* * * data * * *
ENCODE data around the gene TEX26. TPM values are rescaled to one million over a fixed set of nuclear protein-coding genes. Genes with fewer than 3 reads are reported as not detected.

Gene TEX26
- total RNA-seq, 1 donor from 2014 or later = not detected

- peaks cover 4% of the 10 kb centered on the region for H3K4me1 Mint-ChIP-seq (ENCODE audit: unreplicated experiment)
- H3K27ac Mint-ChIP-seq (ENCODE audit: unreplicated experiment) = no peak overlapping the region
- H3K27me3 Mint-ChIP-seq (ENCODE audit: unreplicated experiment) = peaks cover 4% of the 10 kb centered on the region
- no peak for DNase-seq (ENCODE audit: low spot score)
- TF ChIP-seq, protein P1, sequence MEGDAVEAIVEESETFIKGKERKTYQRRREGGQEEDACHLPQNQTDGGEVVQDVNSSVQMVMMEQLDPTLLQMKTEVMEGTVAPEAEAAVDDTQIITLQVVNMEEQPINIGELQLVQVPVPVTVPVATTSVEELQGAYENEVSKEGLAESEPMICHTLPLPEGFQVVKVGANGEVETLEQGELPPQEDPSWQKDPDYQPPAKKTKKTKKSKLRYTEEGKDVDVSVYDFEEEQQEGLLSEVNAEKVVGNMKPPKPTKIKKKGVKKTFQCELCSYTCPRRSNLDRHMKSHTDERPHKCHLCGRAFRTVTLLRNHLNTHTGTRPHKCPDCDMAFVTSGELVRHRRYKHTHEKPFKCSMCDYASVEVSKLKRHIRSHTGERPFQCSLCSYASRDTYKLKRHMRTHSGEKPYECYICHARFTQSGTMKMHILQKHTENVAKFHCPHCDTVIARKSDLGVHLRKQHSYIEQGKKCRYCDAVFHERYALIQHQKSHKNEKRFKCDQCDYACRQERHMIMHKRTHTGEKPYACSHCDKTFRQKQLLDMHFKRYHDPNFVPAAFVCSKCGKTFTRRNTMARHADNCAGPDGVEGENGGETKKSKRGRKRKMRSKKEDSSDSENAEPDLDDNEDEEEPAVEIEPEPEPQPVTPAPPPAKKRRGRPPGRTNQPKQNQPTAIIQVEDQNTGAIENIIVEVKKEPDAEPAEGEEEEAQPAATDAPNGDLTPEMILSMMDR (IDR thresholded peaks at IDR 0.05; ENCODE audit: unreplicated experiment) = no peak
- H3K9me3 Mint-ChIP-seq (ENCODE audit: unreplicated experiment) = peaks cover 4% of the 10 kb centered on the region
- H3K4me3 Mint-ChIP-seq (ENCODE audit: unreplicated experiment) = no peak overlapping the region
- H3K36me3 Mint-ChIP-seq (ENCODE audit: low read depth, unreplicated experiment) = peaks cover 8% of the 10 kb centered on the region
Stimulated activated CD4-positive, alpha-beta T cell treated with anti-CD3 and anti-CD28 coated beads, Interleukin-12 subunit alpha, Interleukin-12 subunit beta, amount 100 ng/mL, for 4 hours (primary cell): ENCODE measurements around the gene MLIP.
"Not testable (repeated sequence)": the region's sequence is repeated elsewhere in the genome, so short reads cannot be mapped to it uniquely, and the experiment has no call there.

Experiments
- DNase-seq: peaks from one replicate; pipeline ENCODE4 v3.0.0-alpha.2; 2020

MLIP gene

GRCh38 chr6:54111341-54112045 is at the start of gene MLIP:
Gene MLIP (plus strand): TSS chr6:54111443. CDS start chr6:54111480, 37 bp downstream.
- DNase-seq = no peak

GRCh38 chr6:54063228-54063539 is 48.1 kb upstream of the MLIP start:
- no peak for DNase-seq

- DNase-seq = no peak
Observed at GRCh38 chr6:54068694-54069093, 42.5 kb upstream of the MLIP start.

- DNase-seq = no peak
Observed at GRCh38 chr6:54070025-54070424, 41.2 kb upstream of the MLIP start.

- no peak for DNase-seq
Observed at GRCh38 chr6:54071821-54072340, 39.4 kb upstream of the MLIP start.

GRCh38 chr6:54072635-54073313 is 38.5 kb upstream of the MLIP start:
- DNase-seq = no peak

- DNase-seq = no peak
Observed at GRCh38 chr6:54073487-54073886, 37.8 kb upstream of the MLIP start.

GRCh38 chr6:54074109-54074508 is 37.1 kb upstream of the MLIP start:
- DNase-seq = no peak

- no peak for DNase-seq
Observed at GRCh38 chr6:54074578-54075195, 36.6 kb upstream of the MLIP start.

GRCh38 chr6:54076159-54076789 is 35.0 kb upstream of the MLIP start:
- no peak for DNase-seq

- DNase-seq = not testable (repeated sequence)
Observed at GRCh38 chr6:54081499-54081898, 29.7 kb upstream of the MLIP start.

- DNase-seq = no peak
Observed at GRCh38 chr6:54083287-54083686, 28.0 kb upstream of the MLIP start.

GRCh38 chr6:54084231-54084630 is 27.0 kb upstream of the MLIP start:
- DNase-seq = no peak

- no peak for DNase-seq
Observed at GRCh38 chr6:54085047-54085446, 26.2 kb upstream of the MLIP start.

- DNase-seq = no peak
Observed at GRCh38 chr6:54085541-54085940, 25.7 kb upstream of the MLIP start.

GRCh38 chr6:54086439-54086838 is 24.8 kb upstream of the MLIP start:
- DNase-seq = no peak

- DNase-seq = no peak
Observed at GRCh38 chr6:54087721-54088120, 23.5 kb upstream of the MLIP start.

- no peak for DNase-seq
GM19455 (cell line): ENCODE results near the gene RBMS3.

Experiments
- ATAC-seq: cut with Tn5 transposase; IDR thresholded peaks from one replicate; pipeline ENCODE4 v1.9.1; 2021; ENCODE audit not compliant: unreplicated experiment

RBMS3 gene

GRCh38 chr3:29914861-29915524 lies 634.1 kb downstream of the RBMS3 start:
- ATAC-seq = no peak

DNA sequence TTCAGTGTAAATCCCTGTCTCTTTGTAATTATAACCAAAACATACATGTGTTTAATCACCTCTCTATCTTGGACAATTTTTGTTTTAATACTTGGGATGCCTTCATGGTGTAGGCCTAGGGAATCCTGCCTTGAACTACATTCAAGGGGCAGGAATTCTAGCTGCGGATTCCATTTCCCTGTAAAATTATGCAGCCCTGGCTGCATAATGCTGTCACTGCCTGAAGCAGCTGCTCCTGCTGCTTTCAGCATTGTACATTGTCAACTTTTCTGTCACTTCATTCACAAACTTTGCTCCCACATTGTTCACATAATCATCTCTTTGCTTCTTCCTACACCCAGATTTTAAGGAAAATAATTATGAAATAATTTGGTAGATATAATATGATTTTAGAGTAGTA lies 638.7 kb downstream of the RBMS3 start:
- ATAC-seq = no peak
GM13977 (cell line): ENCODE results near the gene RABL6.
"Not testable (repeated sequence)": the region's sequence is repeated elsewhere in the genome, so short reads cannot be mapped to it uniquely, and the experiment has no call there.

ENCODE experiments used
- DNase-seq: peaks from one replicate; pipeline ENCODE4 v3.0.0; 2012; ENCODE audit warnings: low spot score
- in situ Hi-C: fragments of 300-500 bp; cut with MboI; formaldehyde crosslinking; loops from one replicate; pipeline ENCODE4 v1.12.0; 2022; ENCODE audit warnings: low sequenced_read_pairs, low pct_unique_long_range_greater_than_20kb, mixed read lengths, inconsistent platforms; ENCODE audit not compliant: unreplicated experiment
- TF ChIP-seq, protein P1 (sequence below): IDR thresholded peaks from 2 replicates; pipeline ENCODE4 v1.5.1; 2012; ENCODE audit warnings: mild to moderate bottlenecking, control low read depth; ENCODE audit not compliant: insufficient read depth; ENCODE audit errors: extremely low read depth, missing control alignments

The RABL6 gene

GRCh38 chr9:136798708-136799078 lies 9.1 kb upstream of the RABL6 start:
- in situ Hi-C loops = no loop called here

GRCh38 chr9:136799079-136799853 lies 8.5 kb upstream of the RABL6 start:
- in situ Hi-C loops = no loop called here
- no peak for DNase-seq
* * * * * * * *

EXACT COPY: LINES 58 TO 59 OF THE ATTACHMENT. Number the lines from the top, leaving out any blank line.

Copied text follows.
- ATAC-seq = no peak

DNA sequence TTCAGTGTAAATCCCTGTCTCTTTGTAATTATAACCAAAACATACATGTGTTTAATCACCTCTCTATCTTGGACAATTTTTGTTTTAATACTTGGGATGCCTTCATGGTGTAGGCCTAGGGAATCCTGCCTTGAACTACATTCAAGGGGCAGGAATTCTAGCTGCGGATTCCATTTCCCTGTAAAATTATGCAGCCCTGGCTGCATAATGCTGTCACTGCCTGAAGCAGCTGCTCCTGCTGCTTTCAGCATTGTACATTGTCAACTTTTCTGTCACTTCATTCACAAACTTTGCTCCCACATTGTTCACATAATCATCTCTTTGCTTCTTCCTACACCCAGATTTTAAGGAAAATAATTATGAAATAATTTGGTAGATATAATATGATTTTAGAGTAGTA lies 638.7 kb downstream of the RBMS3 start: